Jira Service Desk 1.1
Jira Service Desk is software built for both internal and external support.
Jira Service Desk enables employees and customers to submit help requests to your support team through a customer portal, via email, or through an embedded widget on your site. Support agents can then work on these requests, tracked as issues in a queue.
When using the Jira Service Desk connector, the first thing you will need to do is go to your Tray.io account page, and select the workflow you wish to work on. Once in the workflow builder itself, search and drag the Jira Service Desk connector from the connectors panel (on the left hand side) onto your workflow.
With the new Jira Service Desk connector step highlighted, in the properties panel on the right, click on the Authenticate tab and 'Add new authentication' (located under the 'Authentication' field).
This will result in a Tray.io authentication pop-up window. The first page will ask you to name your authentication, and state which type of authentication you wish to create ('Personal' or 'Organisational').
As you can see, the next page asks you for your 'Instance URL'. The 'Instance URL' is the full URL of your Jira dashboard, e.g. https://mydashboard.atlassian.net. The instance URL must always be prepended with https://.
Once you have added the Instance URL and selected the required scopes to your Tray.io authentication popup window, click on the 'Create authentication' button.
An Atlassian web page will popup asking you to grant Tray.io access to your Jira Service Desk site site. Select the Jira Service Desk site that you would like to grant access to from the 'Authorise for:' input field. Click on the 'Accept' button to grant access to your Jira Service Desk site.
Your connector authentication setup should now be complete.
The examples below show one or two of the available connector operations in use.
Please see the Full Operations Reference at the end of this page for details on all available operations for this connector.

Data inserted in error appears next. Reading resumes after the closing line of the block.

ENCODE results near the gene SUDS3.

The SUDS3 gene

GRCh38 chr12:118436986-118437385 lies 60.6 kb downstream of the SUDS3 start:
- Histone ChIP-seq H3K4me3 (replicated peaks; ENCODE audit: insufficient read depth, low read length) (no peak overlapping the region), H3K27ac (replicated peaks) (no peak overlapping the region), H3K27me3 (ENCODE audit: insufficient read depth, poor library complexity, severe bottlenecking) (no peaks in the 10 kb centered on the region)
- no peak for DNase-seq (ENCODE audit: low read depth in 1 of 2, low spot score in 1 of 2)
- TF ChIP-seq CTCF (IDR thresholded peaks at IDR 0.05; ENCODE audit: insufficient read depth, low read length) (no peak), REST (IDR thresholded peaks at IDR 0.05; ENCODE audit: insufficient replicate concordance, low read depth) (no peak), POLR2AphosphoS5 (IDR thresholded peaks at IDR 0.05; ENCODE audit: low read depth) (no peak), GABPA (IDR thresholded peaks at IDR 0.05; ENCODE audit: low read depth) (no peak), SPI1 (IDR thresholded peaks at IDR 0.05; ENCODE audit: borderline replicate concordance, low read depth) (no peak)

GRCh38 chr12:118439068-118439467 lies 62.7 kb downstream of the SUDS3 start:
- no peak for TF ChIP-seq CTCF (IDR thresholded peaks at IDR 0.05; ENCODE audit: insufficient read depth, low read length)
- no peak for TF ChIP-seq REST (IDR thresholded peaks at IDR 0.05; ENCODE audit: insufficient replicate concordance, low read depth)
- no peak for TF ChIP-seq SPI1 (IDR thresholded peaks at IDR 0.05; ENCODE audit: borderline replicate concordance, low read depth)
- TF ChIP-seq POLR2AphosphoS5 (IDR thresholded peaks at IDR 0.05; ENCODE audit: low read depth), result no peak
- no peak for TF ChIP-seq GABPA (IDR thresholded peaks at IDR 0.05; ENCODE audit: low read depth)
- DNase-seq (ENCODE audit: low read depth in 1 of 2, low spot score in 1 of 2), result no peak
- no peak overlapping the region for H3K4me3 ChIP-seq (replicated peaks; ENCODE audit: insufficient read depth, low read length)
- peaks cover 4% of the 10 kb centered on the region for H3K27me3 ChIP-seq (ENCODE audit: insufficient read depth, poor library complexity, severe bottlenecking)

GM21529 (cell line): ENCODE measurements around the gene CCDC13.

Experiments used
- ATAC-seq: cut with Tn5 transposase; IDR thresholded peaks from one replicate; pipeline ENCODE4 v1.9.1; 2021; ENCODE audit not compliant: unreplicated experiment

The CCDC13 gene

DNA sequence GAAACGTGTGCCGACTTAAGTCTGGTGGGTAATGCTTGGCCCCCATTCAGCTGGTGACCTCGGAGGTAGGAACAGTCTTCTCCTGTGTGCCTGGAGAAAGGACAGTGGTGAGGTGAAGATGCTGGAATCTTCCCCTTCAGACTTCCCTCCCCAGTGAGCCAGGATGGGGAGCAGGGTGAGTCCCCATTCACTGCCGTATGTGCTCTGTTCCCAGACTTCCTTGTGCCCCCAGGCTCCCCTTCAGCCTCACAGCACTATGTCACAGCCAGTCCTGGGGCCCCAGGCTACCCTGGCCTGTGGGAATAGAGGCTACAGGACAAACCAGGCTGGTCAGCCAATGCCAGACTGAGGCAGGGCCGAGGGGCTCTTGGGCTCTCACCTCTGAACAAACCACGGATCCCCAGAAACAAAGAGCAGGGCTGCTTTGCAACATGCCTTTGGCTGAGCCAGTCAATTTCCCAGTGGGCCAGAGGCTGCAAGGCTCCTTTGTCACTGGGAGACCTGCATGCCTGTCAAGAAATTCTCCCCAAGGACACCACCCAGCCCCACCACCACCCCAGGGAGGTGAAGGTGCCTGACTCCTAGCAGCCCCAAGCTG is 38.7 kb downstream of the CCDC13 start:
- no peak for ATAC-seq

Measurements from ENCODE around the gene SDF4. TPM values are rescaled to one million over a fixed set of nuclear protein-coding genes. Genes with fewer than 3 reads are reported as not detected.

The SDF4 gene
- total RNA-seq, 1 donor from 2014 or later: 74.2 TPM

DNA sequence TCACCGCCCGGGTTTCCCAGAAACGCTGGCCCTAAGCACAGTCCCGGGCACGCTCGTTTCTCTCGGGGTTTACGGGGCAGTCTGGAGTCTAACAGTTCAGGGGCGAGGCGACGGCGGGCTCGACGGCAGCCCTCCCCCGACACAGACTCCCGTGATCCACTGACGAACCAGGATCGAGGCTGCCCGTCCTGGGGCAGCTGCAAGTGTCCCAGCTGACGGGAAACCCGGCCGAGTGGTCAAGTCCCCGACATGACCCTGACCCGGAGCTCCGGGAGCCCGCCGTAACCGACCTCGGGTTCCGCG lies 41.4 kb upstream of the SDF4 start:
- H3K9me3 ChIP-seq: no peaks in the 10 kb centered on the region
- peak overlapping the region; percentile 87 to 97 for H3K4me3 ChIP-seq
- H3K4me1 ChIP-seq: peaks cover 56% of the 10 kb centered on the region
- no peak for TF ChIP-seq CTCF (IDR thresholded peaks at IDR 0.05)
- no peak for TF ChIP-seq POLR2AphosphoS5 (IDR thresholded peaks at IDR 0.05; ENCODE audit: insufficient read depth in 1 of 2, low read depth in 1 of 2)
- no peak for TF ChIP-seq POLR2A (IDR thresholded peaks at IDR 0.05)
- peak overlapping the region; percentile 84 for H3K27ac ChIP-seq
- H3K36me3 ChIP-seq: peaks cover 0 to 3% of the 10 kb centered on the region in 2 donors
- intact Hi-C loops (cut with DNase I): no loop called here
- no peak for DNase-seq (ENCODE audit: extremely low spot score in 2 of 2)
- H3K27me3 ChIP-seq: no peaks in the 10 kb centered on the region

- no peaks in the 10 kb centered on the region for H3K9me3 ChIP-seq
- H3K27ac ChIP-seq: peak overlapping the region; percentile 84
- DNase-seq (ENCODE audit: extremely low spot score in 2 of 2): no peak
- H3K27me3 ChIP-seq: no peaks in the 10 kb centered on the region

Using the Raw HTTP Request ('Universal Operation')Copy
With the Raw HTTP Request, you can effectively create your own operations.
This is a very powerful feature which you can put to use when there is an endpoint in Jira Service Desk which is not used by any of our operations.
To use this you will first of all need to research the endpoint in the Jira Service Desk API documentation v3.0, to find the exact format that Jira Service Desk will be expecting the endpoint to be passed in.
Note that you will only need to add the suffix to the endpoint, as the base URL will be automatically set (the base URL is picked up from the value you entered when you created your authentication).
The base URL for Jira Service Desk is:
For example, say that the 'Get customer request' operation did not exist in our Jira Service Desk connector, and you wanted to use this endpoint, you would use the Jira Service Desk API docs to find the relevant endpoint - which in this case is a
GET request called:
More details can be found here.
As you can see there is also the option to include a query parameter, should you wish to do so. So if you know what your method, endpoint and details of your query parameters are, you can get the desired customer request information with the following settings:
Body Type :
Final Example outcome being: https://api.atlassian.com/ex/jira/[cloud_id]/rest/servicedeskapi/request/123
TRAY POTENTIAL: Tray.io is extremely flexible. By design there is no fixed way of working with it - you can pull whatever data you need from other services and work with it using our core and helper connectors. This demo which follows shows only one possible way of working with Tray.io and the Jira Service Desk connector. Once you've finished working through this example please see our Introduction to working with data and jsonpaths page and Data Guide for more details.